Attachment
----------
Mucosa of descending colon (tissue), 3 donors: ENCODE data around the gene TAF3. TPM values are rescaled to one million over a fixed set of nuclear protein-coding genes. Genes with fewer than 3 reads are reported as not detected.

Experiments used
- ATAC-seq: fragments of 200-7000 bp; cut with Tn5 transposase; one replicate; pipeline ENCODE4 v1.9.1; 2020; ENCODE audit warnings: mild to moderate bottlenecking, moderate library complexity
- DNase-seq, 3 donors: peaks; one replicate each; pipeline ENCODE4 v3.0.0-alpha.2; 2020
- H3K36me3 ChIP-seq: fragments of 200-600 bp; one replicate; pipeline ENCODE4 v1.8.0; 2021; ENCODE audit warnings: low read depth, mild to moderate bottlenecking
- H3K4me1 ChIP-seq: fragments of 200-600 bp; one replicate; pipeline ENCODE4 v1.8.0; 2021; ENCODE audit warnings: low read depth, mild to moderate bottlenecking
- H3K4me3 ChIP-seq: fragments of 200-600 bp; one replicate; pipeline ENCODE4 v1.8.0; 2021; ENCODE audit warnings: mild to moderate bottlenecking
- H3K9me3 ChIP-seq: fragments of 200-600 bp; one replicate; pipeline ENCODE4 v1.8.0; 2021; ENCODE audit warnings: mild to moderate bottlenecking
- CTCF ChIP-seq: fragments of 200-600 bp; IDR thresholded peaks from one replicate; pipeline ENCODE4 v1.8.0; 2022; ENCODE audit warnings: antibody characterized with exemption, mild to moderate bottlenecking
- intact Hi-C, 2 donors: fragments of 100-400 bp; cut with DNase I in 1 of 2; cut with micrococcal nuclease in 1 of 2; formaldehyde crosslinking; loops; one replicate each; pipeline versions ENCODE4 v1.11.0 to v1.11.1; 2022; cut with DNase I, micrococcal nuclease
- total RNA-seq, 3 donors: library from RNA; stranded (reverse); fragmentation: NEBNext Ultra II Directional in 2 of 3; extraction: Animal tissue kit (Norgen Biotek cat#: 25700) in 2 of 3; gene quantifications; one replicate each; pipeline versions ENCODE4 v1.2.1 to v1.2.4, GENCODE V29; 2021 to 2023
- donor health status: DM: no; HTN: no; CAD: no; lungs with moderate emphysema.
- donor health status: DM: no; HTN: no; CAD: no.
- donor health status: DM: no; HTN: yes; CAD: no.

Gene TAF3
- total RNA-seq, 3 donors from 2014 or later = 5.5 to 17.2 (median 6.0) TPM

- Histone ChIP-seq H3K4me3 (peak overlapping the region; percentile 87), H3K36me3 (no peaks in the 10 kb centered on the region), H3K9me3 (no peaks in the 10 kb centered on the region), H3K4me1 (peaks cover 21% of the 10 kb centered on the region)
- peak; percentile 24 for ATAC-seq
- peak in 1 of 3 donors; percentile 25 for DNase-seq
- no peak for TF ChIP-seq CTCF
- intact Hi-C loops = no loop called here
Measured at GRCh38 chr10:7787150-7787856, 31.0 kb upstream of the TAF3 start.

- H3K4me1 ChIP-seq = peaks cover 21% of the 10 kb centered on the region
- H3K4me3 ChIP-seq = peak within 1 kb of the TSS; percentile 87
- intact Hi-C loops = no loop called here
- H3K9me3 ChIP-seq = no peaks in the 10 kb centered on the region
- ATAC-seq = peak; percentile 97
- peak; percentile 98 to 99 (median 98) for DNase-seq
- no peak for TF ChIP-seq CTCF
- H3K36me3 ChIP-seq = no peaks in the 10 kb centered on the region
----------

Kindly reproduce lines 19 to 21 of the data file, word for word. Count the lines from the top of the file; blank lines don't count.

- peak in 1 of 3 donors; percentile 25 for DNase-seq
- no peak for TF ChIP-seq CTCF
- intact Hi-C loops = no loop called here